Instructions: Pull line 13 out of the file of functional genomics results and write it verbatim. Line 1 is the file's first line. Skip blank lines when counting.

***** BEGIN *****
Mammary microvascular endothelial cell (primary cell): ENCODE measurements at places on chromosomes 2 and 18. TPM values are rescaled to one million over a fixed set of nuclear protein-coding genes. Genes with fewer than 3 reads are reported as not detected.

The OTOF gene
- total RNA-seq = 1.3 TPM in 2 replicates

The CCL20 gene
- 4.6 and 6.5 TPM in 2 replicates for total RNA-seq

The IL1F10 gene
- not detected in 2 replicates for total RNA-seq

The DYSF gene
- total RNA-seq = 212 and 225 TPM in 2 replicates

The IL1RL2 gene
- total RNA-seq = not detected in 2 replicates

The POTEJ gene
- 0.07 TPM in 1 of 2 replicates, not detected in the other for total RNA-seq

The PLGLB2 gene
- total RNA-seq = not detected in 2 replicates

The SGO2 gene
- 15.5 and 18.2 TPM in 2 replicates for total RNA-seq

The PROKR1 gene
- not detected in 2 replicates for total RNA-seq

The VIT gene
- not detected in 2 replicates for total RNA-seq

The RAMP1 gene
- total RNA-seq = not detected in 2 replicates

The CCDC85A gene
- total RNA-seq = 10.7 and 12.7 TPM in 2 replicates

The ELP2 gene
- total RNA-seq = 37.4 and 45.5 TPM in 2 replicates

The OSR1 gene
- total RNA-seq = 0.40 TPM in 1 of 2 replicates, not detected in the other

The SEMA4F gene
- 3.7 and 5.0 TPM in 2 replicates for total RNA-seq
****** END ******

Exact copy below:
- 0.07 TPM in 1 of 2 replicates, not detected in the other for total RNA-seq